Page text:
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FAA Certifies Boeing's Broadband Service

Despite losing three of its four customers late last year when airlines started desperately slashing costs, Connexion by Boeing, Boeing's high-speed airborne Internet service, is pushing forward.

On Wednesday, Connexion trumpeted a new milestone: the Federal Aviation Administration certified its airborne communication network.

Connexion began as a joint venture between Boeing, United Airlines , Delta Air Lines , and American Airlines , and Lufthansa. It hit the skids in November 2001 when United, Delta and American pulled out of the joint venture and abandoned plans to equip 1,500 aircraft with the service in the wake of the events of Sept. 11. However, the three airlines said they continue to have faith in the service and said they will incorporate it in their aircraft when it launches. Lufthansa still plans to deploy Connexion's technology in 80 of its aircraft over the next two years.

The Connexion service extends the capabilities of a Network Operations Center (NOC) to a satellite orbiting at about 23,000 miles. Information is uplinked from the NOC to a satellite, which then downlinks the information to an aircraft via an antenna mounted on the fuselage. The antenna remains in constant contact with the satellite, even when the plane is moving at 600 miles per hour. The downlinked information goes to an on-board server and the signal is then routed to individual seats on the aircraft. The service provides download speeds of 5 Mbps, and upload speeds of up to 1.5 Mbps.

The service would give passengers real-time, high-speed Internet and intranet access, television, entertainment and e-mail.

Connexion said Wednesday that its FAA certification grant is the first of its kind for a broadband service linking satellite-based resources and ground networks to commercial aircraft during flight.

A Boeing team, using a Boeing 737-400 dubbed Connexion One, has been conducting testing and data analysis of critical on-board hardware, software, systems and procedures since mid-2001.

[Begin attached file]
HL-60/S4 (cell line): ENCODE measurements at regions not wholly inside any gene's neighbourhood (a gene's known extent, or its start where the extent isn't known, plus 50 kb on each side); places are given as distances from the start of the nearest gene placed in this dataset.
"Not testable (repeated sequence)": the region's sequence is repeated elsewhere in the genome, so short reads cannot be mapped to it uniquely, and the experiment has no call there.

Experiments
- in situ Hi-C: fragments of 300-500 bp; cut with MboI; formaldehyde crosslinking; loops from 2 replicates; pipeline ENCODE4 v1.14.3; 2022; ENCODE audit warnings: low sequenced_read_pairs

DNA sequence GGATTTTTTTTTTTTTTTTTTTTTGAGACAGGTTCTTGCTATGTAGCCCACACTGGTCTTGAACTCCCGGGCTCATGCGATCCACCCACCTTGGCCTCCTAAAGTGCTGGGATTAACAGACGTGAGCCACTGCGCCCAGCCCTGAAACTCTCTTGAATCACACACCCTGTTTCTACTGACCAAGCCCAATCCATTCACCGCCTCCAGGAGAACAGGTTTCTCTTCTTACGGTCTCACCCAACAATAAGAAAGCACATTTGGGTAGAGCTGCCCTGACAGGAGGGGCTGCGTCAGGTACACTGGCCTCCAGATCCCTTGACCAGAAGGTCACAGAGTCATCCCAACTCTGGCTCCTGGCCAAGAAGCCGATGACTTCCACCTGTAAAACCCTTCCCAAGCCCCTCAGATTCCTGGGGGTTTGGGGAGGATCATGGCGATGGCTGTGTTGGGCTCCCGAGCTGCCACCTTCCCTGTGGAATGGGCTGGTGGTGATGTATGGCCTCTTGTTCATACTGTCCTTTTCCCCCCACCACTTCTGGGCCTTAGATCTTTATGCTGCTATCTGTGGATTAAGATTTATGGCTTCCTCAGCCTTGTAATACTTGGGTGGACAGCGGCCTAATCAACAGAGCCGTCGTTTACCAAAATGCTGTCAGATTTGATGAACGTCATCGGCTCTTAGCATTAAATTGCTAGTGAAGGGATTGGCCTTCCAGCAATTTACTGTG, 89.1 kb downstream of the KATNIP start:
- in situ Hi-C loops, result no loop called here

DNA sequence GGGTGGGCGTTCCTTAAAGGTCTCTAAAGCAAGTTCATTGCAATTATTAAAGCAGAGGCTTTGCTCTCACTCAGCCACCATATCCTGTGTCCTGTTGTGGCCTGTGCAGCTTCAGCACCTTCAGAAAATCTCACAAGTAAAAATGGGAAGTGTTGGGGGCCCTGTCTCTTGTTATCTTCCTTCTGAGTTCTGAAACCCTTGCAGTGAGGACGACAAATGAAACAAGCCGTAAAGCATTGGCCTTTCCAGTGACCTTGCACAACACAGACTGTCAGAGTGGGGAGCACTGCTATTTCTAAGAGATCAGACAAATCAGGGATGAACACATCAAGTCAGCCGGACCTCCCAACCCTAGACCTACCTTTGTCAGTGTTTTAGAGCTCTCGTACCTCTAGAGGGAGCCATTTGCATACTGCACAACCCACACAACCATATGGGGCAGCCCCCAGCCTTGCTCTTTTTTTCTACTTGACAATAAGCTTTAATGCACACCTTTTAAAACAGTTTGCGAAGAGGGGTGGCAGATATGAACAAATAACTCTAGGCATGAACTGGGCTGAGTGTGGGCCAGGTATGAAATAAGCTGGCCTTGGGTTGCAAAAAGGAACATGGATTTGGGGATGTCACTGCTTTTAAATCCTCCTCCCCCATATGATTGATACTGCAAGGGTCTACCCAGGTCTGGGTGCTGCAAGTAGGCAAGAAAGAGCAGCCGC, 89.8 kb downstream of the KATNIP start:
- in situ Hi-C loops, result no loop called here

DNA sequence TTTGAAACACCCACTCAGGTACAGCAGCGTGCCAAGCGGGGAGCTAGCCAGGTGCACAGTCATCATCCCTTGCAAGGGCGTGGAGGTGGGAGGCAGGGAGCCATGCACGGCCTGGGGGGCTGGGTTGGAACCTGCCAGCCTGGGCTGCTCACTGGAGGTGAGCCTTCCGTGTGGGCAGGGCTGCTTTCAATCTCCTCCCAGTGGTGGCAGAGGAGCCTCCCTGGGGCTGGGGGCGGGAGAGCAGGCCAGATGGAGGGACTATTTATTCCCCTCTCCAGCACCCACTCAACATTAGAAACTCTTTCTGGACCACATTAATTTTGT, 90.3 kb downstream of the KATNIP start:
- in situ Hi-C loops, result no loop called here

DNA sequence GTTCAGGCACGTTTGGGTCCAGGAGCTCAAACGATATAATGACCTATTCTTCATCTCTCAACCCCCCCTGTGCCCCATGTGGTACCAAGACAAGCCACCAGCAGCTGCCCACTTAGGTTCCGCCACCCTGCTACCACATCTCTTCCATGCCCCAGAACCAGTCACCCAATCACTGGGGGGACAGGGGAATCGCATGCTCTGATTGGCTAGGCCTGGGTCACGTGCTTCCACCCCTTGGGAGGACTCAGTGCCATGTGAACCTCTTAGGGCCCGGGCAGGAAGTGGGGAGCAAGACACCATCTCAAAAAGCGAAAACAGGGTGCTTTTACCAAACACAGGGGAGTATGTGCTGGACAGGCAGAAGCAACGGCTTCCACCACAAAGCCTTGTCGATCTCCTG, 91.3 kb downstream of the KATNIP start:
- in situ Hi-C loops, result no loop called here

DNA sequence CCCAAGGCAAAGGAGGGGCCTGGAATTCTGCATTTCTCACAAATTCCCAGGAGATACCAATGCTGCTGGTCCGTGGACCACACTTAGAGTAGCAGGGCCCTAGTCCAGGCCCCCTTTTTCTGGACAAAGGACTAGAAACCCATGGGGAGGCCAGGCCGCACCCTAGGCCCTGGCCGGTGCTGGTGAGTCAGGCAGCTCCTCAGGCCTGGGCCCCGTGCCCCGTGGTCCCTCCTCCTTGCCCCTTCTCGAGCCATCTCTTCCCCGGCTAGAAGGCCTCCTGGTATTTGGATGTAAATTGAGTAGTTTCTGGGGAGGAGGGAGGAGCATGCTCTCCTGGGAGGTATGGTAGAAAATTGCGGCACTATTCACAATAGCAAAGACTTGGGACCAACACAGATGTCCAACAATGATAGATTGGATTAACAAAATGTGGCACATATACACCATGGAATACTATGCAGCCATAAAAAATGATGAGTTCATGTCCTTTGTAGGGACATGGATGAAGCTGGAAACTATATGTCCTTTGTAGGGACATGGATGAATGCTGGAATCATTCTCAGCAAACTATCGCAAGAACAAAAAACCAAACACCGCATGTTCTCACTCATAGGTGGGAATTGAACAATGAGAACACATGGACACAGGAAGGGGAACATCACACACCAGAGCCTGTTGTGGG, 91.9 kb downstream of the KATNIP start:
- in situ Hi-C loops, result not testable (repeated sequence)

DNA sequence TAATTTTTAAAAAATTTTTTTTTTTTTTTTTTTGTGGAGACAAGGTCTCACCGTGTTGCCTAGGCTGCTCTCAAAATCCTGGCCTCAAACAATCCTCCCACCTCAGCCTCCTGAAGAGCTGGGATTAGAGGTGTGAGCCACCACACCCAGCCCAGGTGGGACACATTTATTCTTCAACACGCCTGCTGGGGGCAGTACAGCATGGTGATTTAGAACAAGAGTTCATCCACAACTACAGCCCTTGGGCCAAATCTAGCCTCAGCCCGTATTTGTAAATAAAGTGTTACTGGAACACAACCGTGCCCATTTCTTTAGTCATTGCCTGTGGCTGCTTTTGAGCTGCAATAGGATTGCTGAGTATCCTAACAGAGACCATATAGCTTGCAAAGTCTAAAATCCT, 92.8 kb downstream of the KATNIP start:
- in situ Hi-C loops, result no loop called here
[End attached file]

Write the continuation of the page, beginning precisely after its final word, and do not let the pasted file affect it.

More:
"Working closely with FAA officials, our flight test team has completed highly rigorous testing of the components necessary to bring high-speed broadband connectivity to the airlines and their passengers," said Ed Laase, director of System Development for Connexion. "One of the key messages we've heard from airlines around the world is 'you have to have a system that works right the first time -- don't use us as guinea pigs.' We've listened closely and this is why we're certifying and continuing testing on our 737 aircraft to ensure service readiness on day one."

Boeing said the certification process took three months, using Connexion One to verify there was no impact to the structural integrity of the aircraft, interference with onboard systems, or handling. The certification process included a review and analysis of all test data and processes for installing and operating the service equipment.

To drive home the service's readiness, Boeing e-mailed the final test summary paperwork for the certification to FAA officials in Los Angeles using the service while flying 35,000 feet above New Mexico. Boeing said the document and supporting material totaled 800 kilobytes, and were transmitted to FAA officials in real-time in less than 30 seconds.

"We are extremely proud of the way the service has performed and how groups across Boeing have pulled together to make this certification a company-wide success," said Timothy Lemaster, certification program manager for Connexion.

The service received Federal Communications Commission (FCC) approval in late December.